How the Construction Lien Act of Alberta affects contractors

Learn about the basics of the Prompt Payment and Construction Lien Act in Alberta, such as the prompt payment rules and the legal regime on lien creation
How the Construction Lien Act of Alberta affects contractors

The construction and infrastructure industry brings in a lot of revenue for Alberta. It also goes without saying that conflicts would arise between the players in this industry. To provide for a legal process to solve these conflicts, the Prompt Payment and Construction Lien Act in Alberta was recently enacted. How does this law work, and what are its implications to the parties in a construction project?

What is the Prompt Payment and Construction Lien Act in Alberta?

The Prompt Payment and Construction Lien Act in Alberta came into force on August 29, 2022. The Act establishes:

  • payment deadlines for owners, contractors, and sub-contractors for the work done, or materials furnished, to improve a real property; and
  • procedures to collect accounts that are due and owing to the workers or suppliers, such as filing a lien against a real property or initiating an optional adjudication process with a certified provider

Along with the Act, the following Regulations also came into force on the same date:

  • Prompt Payment and Adjudication Regulation
  • Builders’ Lien Forms Amendment Regulation

These Regulations provide for the implementation of two important parts of the Act:

  • the adjudication process
  • the enforcement of builder’s lien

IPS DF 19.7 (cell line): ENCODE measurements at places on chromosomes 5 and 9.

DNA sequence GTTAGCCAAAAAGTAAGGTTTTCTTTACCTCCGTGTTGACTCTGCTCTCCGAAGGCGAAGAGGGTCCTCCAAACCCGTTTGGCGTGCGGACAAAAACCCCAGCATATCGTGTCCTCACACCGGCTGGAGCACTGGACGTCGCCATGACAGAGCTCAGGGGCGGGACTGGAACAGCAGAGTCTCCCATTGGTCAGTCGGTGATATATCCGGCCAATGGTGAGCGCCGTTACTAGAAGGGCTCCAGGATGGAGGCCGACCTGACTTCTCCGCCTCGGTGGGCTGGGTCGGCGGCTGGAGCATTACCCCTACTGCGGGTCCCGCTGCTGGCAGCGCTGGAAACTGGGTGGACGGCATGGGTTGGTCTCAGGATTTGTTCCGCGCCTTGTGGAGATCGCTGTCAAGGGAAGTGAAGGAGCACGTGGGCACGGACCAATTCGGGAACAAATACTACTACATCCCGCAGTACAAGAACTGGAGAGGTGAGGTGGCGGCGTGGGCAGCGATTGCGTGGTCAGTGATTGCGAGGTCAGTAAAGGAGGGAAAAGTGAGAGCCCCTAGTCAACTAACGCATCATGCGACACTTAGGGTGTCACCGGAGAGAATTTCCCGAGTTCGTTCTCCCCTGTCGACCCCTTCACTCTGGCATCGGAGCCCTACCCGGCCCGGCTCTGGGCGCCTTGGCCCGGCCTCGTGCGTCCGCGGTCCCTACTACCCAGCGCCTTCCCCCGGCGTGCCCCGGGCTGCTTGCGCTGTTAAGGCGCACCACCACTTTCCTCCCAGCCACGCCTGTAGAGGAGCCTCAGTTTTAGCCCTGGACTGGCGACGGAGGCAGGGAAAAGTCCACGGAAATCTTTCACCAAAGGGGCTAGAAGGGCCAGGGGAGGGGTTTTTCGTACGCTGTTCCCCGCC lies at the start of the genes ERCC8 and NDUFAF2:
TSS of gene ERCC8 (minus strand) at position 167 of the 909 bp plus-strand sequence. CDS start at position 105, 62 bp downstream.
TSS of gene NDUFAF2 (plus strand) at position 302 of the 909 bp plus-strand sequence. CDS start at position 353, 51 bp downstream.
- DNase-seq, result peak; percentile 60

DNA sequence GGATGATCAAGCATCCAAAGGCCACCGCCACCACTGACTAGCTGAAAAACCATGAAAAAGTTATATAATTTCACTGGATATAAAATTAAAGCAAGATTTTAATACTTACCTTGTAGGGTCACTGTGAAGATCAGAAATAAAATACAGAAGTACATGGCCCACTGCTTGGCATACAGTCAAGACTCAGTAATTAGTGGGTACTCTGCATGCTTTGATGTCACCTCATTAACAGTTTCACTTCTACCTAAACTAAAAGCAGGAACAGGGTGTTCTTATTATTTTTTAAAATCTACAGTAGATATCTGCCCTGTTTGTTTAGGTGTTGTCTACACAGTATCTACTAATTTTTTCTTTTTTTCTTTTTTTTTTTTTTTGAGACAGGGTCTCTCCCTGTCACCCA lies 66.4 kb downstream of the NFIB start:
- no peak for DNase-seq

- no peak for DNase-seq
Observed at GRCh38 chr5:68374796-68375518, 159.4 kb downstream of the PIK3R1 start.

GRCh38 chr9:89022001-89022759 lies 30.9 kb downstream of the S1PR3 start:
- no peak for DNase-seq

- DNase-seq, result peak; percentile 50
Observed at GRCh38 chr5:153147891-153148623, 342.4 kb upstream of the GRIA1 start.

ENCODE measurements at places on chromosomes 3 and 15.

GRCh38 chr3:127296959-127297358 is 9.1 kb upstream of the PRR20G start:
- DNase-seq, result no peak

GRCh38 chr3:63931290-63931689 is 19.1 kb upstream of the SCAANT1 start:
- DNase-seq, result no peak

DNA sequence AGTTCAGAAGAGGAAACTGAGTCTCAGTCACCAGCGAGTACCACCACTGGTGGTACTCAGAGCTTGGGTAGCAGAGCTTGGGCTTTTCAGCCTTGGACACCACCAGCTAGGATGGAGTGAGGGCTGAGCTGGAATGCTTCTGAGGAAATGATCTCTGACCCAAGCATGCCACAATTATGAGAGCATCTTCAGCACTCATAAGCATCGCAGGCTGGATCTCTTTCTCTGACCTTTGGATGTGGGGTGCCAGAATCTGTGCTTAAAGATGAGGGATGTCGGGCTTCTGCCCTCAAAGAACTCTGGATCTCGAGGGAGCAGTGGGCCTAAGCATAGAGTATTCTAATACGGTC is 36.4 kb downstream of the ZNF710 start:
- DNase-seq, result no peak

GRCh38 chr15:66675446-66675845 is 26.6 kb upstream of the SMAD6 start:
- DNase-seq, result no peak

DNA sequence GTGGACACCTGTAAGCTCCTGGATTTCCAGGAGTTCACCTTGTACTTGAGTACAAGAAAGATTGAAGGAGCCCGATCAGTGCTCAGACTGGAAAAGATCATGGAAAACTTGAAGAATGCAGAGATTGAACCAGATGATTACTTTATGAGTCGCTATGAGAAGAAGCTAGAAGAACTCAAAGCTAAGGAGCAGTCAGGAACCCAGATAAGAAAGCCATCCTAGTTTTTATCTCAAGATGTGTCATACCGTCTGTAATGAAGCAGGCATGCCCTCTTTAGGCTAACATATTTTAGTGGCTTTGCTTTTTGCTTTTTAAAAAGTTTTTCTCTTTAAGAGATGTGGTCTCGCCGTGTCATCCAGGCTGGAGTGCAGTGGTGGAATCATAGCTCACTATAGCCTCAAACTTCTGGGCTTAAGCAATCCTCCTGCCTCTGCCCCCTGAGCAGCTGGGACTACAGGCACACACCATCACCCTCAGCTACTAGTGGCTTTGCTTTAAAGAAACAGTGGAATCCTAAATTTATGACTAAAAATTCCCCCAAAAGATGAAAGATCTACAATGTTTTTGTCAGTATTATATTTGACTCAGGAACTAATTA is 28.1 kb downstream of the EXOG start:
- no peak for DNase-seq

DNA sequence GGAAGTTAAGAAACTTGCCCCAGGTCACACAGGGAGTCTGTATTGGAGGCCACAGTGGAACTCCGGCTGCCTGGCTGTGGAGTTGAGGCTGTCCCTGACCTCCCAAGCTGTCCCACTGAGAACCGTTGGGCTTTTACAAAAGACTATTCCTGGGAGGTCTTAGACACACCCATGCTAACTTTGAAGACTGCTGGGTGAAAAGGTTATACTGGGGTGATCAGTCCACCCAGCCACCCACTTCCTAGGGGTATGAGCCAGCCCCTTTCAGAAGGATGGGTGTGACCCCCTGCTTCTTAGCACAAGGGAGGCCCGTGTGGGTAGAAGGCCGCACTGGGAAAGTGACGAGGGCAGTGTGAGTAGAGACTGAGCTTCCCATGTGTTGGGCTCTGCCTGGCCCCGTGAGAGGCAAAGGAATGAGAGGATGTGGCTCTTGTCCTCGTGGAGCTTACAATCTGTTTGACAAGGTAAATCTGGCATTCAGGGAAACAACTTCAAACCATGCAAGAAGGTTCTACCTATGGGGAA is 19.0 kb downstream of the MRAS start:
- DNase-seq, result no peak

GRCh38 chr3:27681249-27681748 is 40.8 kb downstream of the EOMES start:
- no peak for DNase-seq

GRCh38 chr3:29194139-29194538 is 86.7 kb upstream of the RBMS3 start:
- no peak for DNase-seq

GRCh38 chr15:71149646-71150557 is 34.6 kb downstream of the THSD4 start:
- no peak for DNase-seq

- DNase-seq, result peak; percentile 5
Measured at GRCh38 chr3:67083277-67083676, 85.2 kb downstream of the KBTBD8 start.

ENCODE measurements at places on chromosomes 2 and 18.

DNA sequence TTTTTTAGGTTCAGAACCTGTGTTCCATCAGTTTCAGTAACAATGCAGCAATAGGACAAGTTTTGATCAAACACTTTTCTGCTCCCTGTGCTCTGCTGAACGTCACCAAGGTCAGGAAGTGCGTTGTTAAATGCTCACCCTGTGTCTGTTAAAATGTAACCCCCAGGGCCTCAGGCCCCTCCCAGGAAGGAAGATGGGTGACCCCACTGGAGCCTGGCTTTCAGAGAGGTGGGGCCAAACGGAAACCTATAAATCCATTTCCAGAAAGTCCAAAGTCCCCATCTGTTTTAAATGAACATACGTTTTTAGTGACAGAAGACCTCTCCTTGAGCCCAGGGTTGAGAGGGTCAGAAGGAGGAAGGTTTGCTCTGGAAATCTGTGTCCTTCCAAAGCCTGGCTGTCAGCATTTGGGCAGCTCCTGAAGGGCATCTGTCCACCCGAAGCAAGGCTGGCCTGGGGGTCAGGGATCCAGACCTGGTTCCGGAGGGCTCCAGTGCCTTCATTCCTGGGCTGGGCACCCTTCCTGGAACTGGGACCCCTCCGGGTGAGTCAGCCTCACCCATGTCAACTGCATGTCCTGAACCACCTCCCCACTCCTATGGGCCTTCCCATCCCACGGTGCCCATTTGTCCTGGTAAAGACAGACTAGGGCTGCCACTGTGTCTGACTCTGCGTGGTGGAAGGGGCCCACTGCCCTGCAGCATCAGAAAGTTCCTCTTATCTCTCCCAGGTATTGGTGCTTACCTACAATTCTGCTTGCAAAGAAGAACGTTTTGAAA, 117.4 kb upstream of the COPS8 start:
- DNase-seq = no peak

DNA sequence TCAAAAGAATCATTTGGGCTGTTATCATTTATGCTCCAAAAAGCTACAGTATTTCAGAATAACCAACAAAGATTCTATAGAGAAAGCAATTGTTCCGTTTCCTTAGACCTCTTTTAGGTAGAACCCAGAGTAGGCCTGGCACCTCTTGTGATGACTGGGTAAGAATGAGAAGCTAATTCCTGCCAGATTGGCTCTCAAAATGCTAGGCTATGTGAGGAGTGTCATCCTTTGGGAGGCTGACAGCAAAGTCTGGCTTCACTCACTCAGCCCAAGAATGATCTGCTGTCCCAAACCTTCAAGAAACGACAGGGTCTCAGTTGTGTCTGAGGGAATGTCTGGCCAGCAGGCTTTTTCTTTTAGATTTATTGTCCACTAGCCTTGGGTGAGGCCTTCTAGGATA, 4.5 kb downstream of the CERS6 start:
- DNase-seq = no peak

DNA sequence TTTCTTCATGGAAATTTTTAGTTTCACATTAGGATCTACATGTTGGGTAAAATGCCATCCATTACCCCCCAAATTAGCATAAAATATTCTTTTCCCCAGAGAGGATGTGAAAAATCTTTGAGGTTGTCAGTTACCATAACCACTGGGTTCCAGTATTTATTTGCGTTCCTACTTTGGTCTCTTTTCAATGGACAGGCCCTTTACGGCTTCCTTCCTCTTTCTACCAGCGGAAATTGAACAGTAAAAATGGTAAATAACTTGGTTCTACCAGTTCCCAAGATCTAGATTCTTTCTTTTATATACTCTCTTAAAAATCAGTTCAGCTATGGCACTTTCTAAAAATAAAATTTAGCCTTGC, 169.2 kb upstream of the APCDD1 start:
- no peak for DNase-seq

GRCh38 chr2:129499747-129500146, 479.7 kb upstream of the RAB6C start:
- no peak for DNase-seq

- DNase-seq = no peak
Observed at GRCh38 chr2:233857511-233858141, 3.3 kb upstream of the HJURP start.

The different parts of Prompt Payment and Construction Lien Act in Alberta are discussed below. As an intro to this law, watch this video:

To know more about the Prompt Payment and Construction Lien Act in Alberta, consult with the Lexpert-ranked best construction lawyers in Alberta.

What are the prompt payment rules for builders in Alberta?

Builders can rely on the prompt payment rules and timelines under Alberta’s Prompt Payment and Construction Lien Act (PPCLA). The PPCLA provides that:

  • builders be paid according to the timelines established by the law
  • billing, invoices, and other requests for payment contain the required information
  • holdbacks be released annually, except when the contract says otherwise
  • construction liens can be filed for the collection of money owed to builders

Application of prompt payment rules

These rules and timelines on prompt payment under the PPCLA can apply to:

  • contractors
  • sub-contractors
  • labourers
  • engineers
  • architects

Whether they supplied the materials, provided consultative services, or worked for the construction project, these persons or entities can use these rules on prompt payment.

Requirements for a proper invoice

Payment of builders and triggering of the prompt payment is dependent on the issuance of a proper invoice. However, to be considered as “proper,” the PPCLA lists the information that an invoice must contain:

  • name and business address of contractor
  • date of the invoice
  • period when the work was done, or when materials were provided
  • description of the work done, or the materials provided
  • amount requested for payment
  • payment terms, broken down according to the work done or materials provided
  • name, title, and contact information of the person to be paid
  • a statement saying that it is intended to be a proper invoice